Sunday, November 15, 2009

Windows 7 Impressions

I've had Windows 7 RTM installed for more than a month now as my primary OS. I clung to XP for as long as possible but I think it's time to make the shift.

Let me start off by saying that I really like Windows 7 and there are some improvements in the window manager (Win+Left/Right/Up/Down keys, desktop preview) which are really nice. On the flipside, some of the niggles I've experienced that I thought would disappear as I understood the OS better but have turned into full fledged annoyances. Let me enumerate them:

1. The new Taskbar. My main gripe is that the program icons don't stay put. In XP I had a toolbar on the taskbar with double-sized icons (no text) in which I would put shortcuts to my most frequently used applications. The new Taskbar approximates this functionality except now that the shortcuts double as running programs, my shortcut icons move to the right as I open other things. This is a pain because I have to visually search for the icon of the program I'm looking for rather than it being in a fixed location.

A concrete example:
I have a bunch of applications open and I decide to play some music. Where's my Winamp icon? Oh, it's all the way along there to the right. It doesn't take long to find the icon but should I really have to?

I'm aware they are trying to pull an Apple and merge the concept of shortcuts with running programs but what if I prefer it that way? Hopefully I can cobble together what I want out of deskband toolbars.

2. Reshuffing settings. Something I do reasonably often is change my network settings, enable/disabled adapters to switch from wireless to wired. In XP (classic start menu) I would go Start->Settings->Network Connections->LAN Connection (right click)->Disable. I had my network connections expandable via a start menu setting so all my adapters were visible right there in the start menu.

In 7 this becomes a much more labourious task. You have to enable a setting to even show "Network" on the start menu to begin with. Now there are two ways to access Network and Sharing Centre: 1) Start->Network (right click)->Properties or 2) Start->Network->Network and Sharing Centre. From there click Adapter Settings to see your network adapters. So one step turns into about four. I guess a good thing about this is that because of the tedious and clumsy ways I have to access my configuration options, I'll be using the command line a lot more ;-)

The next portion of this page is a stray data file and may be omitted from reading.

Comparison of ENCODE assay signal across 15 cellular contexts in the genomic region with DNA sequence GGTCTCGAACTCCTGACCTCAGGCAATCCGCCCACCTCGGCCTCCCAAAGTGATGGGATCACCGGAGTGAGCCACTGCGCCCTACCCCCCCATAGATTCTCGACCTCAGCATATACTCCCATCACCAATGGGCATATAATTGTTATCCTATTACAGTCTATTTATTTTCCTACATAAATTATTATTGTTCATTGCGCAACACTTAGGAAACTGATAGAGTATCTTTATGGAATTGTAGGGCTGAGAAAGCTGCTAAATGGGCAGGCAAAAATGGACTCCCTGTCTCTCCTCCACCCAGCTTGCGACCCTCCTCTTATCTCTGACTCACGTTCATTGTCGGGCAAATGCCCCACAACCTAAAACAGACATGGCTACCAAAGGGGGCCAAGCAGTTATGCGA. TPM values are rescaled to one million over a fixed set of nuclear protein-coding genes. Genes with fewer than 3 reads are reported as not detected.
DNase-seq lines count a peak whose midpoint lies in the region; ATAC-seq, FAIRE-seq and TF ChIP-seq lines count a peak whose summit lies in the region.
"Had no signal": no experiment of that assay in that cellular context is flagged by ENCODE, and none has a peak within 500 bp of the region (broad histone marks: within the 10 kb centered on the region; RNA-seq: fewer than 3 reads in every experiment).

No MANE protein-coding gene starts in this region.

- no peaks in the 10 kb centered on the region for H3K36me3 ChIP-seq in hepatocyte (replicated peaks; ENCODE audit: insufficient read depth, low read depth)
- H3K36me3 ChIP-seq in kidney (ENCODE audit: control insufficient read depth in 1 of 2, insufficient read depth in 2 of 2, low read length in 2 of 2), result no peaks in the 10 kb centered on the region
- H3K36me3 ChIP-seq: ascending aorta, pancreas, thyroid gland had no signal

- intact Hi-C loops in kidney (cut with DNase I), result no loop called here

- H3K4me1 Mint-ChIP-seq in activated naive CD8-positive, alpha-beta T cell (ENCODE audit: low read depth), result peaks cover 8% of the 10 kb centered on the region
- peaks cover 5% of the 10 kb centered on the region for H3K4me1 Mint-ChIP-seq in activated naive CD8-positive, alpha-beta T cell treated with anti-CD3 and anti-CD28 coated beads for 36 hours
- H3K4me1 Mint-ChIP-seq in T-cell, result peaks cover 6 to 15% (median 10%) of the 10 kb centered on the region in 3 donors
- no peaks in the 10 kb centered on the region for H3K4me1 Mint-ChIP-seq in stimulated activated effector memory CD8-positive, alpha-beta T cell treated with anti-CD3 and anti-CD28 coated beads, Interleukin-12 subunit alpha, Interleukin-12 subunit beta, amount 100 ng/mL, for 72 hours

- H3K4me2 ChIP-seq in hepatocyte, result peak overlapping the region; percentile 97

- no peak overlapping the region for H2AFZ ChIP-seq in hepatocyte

3. No classic start menu. In XP I had a very particular way of setting up my start menu. At work I have about fifteen different apps I use every day. Accessing apps quickly speeds me up and keeps my focus on what I'm doing. I'm not sure how many people know this because I figured it out by accident. When you have the classic start menu open and you press any other key on the keyboard, any visible icon that starts with that letter/number on the start menu will be selected. If there is only one icon that starts with that letter/number, it will be activated.

So I set up the apps I use most frequently as top level start menu shortcuts with numbers preceding their titles. e.g. "1-Visual Studio 2005". To activate any given app I'd hit the Window key (note that I don't have to hold it down) then 1-9 for the app I need. You might say "just pin these apps to the Windows 7 taskbar and activate them with Win+1, Win+2 etc. noob!". With fifteen apps pinned to the taskbar it would just be chaos and you know that.

You might then say "use the built in start menu search to find what you want!", this is a big waste of time. It's much faster to hit two keys one after the other than to hit start then start typing a description of what I'm after. It's also non-deterministic- if I start typing "Visual Studio" it might select the VS2005 icon by default or if might select a PDF in My Documents with "Visual Studio" in the title. I have to engage my brain to make sure I'm selecting the right thing which slows me down. I know exactly what app I want to run, don't make me parse through a bunch of noise to find it.

3. Explorer changes. I know this was brought in in Vista but why on earth does the backspace key now make you navigate Back rather than Up? If I'm in directory C:\Eclipse\bin and I hit backspace, I want to go to C:\Eclipse, not to whatever directory I happened to browse to the current one from! What really kills me is that there's already a key combo for Back, Alt+Left, but for some reason they though we'd rather have two ways to go Back rather than one for Back and one for Up.

Edit: I've just had a look in Windows Help and it appears Alt+Up works for Up in Windows Explorer. I'm still not happy that they stole my backspace ;-)

That's all I can be bothered venting for now. Hopefully as I find out more about the OS and the keyboard shortcuts my speed at using Windows 7 will return to XP levels.

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